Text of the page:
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Sustainable Charm

 Amerisips specializes in building LEED-certified homes constructed with structural insulated panels (SIPs), and the South Carolina-based company’s in-house designers know how to deliver attractive but traditional-looking homes to satisfy the Southeastern residential market. The Charleston Lowcountry Charm House, built for a client in Johns Island, S.C., is targeting an impressive collection of certifications, including LEED Platinum, U.S. EPA WaterSense and Indoor airPLUS; it has already qualified as a Department of Energy Zero Energy Ready Home.

Amerisips co-owner Steve Bostic says his company designs and builds homes around a trio of goals: energy efficiency, water conservation and home health.


The strategy behind an Amerisips home is to create an envelope that can be controlled. “That way, all the systems can work together,” says Bostic.

The home starts with an “EcoShell:” a strong, airtight envelope constructed from SIPs. The floor and roof panels are 8.25” thick, with an R-value of 32; walls are 6.5” thick at R-24. The panels make for quick construction and create a building that can withstand hurricane-force winds.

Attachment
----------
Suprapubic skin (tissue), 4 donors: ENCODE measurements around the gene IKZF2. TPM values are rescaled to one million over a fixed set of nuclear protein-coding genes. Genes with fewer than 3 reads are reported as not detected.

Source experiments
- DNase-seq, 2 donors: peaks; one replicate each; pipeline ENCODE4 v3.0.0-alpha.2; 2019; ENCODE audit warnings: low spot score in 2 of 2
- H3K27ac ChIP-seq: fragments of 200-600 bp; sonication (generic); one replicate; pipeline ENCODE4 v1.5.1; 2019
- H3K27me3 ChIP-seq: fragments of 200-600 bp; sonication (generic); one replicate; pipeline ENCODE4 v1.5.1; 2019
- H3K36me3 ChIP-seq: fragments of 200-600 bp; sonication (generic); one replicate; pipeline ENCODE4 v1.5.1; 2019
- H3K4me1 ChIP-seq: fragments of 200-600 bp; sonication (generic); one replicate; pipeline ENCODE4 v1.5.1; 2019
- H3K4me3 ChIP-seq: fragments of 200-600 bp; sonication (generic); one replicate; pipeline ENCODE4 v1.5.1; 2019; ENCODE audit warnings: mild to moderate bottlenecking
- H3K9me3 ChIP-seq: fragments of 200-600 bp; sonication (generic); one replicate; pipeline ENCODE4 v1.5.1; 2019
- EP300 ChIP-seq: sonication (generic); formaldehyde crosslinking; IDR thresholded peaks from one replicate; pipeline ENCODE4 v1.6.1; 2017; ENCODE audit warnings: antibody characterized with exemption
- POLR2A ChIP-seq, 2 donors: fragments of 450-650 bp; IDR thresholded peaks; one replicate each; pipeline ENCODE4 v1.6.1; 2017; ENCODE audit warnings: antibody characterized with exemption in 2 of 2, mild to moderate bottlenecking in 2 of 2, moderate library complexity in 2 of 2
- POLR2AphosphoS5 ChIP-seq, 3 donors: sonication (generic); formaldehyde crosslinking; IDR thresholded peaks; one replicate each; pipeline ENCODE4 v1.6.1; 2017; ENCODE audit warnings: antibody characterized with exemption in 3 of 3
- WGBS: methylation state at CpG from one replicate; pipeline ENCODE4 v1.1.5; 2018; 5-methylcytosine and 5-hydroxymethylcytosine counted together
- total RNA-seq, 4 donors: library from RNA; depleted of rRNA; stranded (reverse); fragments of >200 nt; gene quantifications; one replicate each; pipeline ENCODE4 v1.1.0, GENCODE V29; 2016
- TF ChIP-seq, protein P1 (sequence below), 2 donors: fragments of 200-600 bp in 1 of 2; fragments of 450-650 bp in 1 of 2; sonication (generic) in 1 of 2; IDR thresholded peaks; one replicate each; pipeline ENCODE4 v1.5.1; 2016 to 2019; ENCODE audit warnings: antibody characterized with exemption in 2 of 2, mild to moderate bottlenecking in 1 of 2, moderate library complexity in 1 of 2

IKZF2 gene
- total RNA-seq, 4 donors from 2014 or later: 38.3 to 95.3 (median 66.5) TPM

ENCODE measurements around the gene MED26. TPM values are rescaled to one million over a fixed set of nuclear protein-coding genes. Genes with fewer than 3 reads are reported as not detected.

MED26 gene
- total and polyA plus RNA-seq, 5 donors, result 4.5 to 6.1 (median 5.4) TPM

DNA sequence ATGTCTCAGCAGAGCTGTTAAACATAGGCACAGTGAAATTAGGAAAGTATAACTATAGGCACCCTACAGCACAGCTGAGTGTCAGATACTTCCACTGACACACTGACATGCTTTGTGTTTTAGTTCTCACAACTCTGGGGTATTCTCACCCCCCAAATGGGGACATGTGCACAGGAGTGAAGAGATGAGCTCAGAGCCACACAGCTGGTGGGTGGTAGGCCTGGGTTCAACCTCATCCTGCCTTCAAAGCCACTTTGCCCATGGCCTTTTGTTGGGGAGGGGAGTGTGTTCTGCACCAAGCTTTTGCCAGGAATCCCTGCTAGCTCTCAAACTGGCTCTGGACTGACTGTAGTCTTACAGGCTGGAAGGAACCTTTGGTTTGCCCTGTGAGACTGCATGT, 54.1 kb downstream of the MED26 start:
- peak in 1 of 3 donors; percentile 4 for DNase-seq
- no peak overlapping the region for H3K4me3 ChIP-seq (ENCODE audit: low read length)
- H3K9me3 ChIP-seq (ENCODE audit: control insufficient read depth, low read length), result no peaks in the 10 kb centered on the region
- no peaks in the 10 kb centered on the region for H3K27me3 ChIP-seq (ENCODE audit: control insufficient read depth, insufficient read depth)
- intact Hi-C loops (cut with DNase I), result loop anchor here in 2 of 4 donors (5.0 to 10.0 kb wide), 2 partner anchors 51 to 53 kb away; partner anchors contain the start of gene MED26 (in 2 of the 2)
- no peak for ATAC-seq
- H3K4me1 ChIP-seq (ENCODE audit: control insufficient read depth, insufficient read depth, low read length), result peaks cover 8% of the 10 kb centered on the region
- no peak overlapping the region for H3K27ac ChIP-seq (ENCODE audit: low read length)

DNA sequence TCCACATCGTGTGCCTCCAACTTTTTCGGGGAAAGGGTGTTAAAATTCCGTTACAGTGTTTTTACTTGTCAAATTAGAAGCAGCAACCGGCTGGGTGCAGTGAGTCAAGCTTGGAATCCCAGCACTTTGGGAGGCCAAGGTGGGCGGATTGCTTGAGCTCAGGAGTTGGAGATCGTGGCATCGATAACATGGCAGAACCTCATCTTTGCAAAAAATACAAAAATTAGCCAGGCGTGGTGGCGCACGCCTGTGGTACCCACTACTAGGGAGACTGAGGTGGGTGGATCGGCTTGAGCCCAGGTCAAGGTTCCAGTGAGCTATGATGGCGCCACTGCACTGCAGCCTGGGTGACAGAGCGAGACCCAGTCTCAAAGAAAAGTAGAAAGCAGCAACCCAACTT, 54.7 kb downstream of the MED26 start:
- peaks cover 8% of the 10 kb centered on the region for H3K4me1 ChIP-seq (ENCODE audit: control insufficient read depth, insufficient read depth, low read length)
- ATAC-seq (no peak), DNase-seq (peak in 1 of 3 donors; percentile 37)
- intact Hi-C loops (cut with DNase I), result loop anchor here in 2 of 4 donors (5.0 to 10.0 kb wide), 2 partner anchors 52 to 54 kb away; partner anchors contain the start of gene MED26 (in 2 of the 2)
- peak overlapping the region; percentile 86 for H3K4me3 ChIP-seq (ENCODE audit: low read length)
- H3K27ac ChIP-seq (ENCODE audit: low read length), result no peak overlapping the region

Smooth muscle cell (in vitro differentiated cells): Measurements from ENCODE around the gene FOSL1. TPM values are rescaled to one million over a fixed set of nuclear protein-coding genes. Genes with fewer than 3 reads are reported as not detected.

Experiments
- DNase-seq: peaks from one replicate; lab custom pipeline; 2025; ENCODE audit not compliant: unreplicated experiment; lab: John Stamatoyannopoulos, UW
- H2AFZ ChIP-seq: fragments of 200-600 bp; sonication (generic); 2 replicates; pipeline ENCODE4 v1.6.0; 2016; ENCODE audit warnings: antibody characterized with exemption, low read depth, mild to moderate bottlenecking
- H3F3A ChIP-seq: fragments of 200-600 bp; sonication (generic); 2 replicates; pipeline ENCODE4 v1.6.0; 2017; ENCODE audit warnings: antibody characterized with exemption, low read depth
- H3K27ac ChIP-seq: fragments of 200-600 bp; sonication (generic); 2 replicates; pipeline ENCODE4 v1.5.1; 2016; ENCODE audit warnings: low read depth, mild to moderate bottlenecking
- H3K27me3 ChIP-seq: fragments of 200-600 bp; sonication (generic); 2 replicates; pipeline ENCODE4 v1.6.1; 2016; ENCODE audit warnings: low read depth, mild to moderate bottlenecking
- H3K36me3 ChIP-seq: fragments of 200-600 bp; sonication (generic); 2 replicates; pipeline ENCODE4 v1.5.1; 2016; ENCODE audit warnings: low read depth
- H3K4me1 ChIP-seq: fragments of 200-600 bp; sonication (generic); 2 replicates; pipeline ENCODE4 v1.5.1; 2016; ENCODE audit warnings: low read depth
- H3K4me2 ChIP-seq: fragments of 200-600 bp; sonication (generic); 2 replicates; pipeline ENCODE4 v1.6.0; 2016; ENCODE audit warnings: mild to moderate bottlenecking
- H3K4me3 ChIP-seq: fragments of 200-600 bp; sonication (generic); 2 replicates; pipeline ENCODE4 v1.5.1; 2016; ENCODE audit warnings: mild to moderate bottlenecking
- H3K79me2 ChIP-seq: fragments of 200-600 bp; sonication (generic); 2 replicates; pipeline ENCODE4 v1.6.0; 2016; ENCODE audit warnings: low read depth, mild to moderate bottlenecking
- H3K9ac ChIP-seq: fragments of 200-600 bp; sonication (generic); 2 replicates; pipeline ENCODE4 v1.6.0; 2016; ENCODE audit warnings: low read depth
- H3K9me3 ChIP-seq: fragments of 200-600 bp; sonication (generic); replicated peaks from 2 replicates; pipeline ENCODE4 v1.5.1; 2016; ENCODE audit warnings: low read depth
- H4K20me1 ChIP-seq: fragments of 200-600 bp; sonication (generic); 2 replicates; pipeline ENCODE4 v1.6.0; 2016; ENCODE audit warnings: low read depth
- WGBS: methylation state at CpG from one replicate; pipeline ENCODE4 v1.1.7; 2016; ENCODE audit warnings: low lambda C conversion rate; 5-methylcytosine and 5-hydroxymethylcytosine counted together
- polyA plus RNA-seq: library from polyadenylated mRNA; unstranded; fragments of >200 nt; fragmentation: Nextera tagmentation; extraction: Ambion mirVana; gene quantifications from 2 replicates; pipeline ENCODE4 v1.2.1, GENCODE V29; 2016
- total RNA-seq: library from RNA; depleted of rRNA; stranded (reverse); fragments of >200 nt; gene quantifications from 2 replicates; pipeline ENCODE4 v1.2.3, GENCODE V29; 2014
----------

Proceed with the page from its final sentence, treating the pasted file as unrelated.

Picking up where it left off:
Efficient HVAC equipment—a Daikin Altherma air-to-water heat pump and Unico small-duct HVAC system—keeps the house comfortable in this warm, humid climate. The Daikin unit acts “like a chiller,” cooling water, then running it over a high-velocity fan coil.


“It sucks humidity out of the building,” says Bostic, making it feel more comfortable at higher temperatures. The unit is also integrated with Heliodyne solar thermal collectors for domestic water heating. Finally, bringing fresh air into the home at a constant, but low volume ensures superior air quality and little to no dust.


A 6-kW grid-tied solar PV array from Kyocera brings the home to net zero—and better. In the summer, the home earned a credit of $30 to $35 each month.